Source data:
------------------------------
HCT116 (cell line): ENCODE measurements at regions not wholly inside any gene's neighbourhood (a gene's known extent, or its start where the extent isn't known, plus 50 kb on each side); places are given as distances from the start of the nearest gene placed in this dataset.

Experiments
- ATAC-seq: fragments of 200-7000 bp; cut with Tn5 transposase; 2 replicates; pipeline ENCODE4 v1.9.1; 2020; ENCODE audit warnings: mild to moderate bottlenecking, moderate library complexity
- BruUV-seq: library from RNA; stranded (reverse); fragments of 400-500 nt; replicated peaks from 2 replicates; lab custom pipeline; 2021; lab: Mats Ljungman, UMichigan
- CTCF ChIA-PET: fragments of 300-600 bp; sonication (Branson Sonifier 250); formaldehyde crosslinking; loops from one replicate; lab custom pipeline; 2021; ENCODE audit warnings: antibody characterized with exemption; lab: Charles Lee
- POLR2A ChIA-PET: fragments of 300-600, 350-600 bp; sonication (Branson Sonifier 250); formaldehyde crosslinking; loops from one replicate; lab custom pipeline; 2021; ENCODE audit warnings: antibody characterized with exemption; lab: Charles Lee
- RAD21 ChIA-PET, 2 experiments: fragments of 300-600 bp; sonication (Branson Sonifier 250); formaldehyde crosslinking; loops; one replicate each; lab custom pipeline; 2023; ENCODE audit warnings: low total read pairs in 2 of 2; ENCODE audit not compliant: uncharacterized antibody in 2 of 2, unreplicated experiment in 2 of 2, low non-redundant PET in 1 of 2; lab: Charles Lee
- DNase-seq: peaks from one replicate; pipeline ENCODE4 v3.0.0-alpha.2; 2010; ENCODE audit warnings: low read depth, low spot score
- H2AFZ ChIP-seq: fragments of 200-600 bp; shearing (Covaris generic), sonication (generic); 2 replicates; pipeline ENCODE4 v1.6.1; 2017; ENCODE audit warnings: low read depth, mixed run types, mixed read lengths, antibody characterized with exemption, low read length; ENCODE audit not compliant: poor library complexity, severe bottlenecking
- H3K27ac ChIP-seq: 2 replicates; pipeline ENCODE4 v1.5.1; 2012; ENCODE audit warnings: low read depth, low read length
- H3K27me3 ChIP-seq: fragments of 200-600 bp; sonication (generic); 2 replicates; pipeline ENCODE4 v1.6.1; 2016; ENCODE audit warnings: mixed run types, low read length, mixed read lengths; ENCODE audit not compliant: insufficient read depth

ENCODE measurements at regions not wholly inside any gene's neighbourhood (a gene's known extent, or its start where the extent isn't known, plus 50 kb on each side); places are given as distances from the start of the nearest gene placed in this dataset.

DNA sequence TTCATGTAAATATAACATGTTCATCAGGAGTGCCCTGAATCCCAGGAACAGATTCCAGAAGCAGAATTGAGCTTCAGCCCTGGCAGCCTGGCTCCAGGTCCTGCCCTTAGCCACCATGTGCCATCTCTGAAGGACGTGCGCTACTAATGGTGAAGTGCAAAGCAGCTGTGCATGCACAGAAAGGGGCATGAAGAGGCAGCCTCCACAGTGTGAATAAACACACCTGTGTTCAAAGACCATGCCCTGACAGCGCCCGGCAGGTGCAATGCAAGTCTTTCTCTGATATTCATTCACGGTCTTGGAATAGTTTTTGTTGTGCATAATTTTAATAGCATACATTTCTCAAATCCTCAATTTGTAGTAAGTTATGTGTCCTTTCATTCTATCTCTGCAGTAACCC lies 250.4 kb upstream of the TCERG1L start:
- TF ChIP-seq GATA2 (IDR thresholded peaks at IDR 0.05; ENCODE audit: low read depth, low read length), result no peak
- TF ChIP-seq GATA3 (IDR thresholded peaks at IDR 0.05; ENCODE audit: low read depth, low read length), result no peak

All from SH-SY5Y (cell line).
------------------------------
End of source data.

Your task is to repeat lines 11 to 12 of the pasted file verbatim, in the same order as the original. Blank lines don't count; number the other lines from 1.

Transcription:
- H3K27me3 ChIP-seq: fragments of 200-600 bp; sonication (generic); 2 replicates; pipeline ENCODE4 v1.6.1; 2016; ENCODE audit warnings: mixed run types, low read length, mixed read lengths; ENCODE audit not compliant: insufficient read depth

ENCODE measurements at regions not wholly inside any gene's neighbourhood (a gene's known extent, or its start where the extent isn't known, plus 50 kb on each side); places are given as distances from the start of the nearest gene placed in this dataset.